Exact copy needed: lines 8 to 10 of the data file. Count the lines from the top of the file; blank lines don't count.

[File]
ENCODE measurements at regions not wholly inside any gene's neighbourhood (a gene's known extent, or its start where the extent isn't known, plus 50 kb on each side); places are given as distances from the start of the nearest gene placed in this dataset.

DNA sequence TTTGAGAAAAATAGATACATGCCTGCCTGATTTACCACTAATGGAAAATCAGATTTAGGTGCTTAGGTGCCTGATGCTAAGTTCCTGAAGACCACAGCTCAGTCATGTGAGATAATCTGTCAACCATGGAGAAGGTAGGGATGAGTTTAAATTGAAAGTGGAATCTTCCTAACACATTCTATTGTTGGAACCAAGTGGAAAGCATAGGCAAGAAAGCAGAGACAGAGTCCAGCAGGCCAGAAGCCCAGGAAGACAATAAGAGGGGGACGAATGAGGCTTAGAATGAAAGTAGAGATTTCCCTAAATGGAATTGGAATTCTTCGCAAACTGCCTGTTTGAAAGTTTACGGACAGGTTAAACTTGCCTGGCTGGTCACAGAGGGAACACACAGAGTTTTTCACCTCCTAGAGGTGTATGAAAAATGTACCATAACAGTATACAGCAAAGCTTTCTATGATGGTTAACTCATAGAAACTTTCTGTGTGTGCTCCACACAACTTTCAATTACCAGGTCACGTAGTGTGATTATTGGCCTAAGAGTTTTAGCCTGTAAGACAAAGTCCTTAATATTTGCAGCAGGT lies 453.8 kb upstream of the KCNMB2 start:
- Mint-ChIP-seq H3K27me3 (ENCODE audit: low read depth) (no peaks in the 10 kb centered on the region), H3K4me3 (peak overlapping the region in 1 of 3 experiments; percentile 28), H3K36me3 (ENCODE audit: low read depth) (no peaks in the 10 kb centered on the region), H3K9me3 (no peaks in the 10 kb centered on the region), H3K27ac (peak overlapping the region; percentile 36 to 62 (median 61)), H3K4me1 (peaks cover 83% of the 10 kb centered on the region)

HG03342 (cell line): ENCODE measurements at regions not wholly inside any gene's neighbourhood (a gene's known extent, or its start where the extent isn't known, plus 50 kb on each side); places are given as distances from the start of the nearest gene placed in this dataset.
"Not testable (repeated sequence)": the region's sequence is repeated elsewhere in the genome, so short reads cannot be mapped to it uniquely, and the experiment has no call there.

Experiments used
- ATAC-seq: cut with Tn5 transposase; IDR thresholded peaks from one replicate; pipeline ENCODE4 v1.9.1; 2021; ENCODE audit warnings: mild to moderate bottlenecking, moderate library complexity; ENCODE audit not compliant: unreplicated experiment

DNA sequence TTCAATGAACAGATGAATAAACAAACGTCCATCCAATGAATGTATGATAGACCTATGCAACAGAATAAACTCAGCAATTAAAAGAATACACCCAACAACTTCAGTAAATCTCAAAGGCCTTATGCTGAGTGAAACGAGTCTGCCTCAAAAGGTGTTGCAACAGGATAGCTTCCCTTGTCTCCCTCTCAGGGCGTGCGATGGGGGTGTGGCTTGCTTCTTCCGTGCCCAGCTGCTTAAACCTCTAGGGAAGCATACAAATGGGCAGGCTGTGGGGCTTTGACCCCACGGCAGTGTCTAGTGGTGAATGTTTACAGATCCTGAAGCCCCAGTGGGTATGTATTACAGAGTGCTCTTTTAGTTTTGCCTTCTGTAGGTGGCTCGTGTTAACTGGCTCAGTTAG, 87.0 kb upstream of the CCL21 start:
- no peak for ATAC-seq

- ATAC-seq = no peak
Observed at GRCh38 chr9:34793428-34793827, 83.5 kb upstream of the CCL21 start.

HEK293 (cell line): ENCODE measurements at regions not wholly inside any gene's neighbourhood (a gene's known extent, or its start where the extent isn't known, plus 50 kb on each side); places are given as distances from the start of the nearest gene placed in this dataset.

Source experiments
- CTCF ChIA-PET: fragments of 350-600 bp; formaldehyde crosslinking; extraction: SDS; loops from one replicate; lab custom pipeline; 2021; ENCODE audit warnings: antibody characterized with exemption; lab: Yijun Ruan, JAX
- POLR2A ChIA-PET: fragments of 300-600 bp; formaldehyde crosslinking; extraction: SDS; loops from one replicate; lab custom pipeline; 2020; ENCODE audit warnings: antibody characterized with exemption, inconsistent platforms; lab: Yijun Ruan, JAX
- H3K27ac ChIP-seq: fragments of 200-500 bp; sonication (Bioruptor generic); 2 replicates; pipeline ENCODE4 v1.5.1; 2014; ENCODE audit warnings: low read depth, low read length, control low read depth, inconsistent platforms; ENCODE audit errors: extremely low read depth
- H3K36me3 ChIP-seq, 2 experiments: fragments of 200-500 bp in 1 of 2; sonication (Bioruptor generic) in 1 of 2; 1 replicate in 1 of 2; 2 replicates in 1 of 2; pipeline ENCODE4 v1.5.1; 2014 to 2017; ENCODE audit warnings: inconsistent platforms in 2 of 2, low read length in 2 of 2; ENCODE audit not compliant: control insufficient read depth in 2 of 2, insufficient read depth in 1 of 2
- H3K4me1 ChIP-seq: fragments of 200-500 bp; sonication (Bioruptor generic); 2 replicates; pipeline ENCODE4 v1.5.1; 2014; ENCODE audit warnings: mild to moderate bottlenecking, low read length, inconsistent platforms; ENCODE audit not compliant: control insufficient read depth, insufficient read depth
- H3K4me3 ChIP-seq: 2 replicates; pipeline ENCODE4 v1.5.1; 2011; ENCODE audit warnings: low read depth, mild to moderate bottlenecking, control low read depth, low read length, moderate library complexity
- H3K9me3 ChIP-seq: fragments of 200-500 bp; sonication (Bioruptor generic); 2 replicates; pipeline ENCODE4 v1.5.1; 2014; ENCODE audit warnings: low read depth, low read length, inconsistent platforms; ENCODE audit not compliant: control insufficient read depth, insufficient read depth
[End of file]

DNA sequence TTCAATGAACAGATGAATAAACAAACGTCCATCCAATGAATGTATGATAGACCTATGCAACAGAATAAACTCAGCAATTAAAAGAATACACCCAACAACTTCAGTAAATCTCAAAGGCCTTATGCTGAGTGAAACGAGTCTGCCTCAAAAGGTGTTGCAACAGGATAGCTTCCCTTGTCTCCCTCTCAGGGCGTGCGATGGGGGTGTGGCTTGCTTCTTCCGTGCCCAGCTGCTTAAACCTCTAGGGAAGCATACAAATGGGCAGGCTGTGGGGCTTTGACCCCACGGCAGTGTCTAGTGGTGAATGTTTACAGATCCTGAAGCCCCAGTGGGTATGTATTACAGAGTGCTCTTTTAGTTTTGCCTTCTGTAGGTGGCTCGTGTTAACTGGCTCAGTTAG, 87.0 kb upstream of the CCL21 start:
- no peak for ATAC-seq

- ATAC-seq = no peak